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TOPIC: Regular Expressions Tutorial V2

Regular Expressions Tutorial V2 3 years 11 months ago #36416

  • jkthemac
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Part 10: The Repetitive Part
Inroducing +,? & {,}



Repitition is for those times when you are looking for a particular number of things. If you look back at Part 3 we used * to match 0 or any number of whatever we placed before it.

This is fine but sometimes you want to match at least one character, and then you would use the +.

So whereas

^New *Avengers$

will match:

NewAvengers
New<Space>Avengers
New<Space><Space>Avengers
New<Space><Space><Space>Avengers etc.

^New +Avengers$

will match:

New<Space>Avengers
New<Space><Space>Avengers
New<Space><Space><Space>Avengers etc.

And if you wanted to be even more speific you could use ? which matches 0 or one occurance of whatever is in fomt of it.

^New ?Avengers$

only matches:

NewAvengers
New<Space>Avengers

The most powerful repetition expression is {,}. With this you can specify the minimum and maximum times somthing can be repeated.

[0-9]{4,4}

Will match anything with 4 digits in a row.

or perhaps a less practicle example

(?i)(tin){2,2}

Will match any Tintin series.

You dont have to specify the maximum, so our annual search could be witten like this

(?i)annual(:|)[- _./~]('|)/d{2,4}

(Note: This isn't identical to our previous annual search because it isnt fussy about the first 2 digits.)
Last Edit: 3 years 11 months ago by jkthemac.
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Re: Regular Expressions Tutorial V2 3 years 11 months ago #36417

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Part 11: Looking for 2 things and Look-ahead.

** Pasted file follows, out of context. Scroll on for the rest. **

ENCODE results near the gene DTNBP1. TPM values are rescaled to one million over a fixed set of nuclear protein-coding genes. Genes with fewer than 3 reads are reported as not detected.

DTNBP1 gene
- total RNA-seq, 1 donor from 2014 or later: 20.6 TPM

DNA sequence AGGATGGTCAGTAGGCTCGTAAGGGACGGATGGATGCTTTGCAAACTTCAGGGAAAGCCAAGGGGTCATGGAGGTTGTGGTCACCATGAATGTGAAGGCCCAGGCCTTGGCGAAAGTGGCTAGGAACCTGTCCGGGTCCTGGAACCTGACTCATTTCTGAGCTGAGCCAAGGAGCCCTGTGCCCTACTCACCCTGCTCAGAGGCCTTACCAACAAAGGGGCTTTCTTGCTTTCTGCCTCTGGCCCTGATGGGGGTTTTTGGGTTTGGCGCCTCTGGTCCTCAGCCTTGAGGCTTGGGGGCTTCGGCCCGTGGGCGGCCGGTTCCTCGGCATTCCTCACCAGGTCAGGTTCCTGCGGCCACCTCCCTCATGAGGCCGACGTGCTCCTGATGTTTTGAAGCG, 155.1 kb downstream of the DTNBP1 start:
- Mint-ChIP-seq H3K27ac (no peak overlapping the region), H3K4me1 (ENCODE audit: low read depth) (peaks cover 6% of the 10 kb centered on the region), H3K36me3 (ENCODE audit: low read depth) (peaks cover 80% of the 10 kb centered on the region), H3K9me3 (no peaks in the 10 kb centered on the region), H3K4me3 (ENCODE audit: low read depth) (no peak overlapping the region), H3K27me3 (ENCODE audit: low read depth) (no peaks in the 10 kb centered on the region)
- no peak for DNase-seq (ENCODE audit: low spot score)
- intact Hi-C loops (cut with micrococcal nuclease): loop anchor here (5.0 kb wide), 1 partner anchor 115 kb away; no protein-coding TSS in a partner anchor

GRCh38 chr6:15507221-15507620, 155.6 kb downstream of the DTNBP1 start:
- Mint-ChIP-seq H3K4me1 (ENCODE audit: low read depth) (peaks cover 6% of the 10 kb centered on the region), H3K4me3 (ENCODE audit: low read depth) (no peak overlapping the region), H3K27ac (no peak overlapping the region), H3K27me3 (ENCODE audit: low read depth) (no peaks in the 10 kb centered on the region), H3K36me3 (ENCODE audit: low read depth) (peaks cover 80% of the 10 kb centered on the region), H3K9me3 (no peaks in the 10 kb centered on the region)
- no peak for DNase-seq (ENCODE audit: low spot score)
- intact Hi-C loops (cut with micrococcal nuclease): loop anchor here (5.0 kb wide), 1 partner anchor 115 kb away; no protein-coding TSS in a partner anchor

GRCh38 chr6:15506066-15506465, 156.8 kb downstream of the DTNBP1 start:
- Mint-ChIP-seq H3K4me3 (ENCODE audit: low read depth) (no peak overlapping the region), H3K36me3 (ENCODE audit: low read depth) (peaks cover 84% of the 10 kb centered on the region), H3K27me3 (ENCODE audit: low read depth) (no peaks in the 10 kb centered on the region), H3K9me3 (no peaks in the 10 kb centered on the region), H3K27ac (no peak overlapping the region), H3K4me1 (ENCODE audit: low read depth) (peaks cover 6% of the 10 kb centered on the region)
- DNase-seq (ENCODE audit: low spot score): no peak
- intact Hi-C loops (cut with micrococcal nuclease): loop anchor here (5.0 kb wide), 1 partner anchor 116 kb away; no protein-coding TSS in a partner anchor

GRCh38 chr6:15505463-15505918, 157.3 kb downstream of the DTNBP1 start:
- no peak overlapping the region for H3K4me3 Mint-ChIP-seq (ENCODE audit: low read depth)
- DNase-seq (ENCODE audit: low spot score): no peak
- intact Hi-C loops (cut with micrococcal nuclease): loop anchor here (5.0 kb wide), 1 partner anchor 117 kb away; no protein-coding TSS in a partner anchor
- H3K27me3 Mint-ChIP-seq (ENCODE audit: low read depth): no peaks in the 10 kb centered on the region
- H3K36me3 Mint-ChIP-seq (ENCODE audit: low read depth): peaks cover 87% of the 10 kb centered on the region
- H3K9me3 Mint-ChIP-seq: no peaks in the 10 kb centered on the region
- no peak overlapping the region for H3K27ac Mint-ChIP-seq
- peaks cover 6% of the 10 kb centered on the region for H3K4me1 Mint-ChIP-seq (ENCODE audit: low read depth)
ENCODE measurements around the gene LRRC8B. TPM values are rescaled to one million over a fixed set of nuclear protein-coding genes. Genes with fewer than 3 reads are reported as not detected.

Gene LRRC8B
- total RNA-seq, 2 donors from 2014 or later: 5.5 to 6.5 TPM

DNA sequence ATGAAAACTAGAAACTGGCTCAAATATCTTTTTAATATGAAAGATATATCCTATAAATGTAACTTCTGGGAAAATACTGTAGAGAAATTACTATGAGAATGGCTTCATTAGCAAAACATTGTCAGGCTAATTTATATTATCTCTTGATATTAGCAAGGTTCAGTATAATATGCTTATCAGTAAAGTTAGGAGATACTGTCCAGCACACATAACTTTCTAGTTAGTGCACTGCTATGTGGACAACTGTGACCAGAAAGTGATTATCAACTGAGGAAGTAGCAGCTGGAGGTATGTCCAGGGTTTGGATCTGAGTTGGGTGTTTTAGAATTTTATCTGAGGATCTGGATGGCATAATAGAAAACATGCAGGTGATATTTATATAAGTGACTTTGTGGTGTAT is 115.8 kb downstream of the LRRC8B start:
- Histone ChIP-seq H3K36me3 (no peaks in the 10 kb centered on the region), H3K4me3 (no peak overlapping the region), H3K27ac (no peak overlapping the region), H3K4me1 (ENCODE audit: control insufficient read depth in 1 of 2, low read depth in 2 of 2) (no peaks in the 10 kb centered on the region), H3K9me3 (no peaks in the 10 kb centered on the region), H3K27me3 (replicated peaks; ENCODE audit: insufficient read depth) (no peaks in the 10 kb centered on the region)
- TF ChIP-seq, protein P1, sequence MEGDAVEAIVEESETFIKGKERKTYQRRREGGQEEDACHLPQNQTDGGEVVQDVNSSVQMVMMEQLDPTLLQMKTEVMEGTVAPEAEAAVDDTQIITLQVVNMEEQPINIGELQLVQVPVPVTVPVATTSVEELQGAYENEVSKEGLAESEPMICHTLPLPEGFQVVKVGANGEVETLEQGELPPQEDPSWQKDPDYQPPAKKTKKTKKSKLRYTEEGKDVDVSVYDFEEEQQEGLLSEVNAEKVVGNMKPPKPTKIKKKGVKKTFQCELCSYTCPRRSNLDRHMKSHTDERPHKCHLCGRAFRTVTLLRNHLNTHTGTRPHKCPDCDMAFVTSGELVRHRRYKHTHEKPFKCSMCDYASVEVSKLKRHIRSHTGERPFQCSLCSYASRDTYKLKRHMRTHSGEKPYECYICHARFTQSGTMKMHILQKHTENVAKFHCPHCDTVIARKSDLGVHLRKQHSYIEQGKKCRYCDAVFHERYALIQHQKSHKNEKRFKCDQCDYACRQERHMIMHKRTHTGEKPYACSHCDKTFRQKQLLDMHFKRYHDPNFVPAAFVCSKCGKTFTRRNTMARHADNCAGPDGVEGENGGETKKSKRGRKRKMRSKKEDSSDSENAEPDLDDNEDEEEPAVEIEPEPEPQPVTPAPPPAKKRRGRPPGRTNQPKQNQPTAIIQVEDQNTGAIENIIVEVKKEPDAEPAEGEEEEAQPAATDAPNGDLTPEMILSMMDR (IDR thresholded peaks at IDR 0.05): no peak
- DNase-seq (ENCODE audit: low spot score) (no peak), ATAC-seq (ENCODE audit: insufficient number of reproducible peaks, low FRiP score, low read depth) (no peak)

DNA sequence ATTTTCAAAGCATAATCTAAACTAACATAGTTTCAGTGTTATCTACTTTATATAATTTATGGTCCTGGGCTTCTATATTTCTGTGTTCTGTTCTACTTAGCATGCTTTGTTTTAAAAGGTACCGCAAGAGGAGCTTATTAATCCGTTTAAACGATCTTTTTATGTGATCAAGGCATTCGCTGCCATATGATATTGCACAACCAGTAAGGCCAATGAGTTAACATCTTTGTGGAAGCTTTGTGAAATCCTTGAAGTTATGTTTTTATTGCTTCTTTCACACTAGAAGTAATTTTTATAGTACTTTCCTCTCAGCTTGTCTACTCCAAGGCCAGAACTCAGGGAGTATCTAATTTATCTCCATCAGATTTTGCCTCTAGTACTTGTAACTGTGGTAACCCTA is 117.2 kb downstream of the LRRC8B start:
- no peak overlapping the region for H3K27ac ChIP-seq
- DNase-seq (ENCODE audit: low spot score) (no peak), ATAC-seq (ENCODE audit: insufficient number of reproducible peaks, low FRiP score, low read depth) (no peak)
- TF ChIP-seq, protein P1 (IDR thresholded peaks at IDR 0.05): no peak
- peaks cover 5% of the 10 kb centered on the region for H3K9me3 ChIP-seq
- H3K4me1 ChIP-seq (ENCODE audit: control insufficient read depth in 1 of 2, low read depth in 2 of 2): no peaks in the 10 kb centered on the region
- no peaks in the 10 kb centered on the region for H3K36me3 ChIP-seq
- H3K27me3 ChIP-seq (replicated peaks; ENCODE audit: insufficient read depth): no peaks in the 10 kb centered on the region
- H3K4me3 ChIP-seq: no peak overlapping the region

So now we have covered repitition we can use the increadibly useful command: '.+'.

Which basically looks for any number of characters. We can use it to look for one word followed anywhere in the target string by another word:

X-Men.+Avengers

We can even look for two words either way around by using or:

(X-Men.+Avengers|Avengers.+X-Men)


There is another way to be flexible with multiple words, and that is to use the Look-ahead feature.

Remember we started off by making it clear that Regular Expressions go through the target string one character at a time, and commands like OR step trough the string looking for the first alternative and then go back to check again for the other alternative.

Well there is a way to make regular expressions behave a little differently, by using the look-ahead syntax '(?=...)':

(?=.*X-Men)

Finds anything with X-Men in the string, and so it appears to be identical to:

X-Men

But the key difference is that instead of looking one character at a time for X the regular expression is keeping its place and then looking ahead for the X. Once it finds an X it will look-ahead to match the other letters but once matched it will then go right back to where it started looking ahead.

So this Expression:

The(?=.*X-Men)

is identical to

(?=.*X-Men)The

Both will perhaps unintuitively, look for The FOLLOWED BY X-Men

This allows us to not bother with the OR command and effectively make an AND:

(?=.*X-Men)(?=.*Avengers)(?=.*The)

Which looks ahead from the beginning for each of three words, only matching when they are all found.
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Re: Regular Expressions Tutorial V2 3 years 11 months ago #36418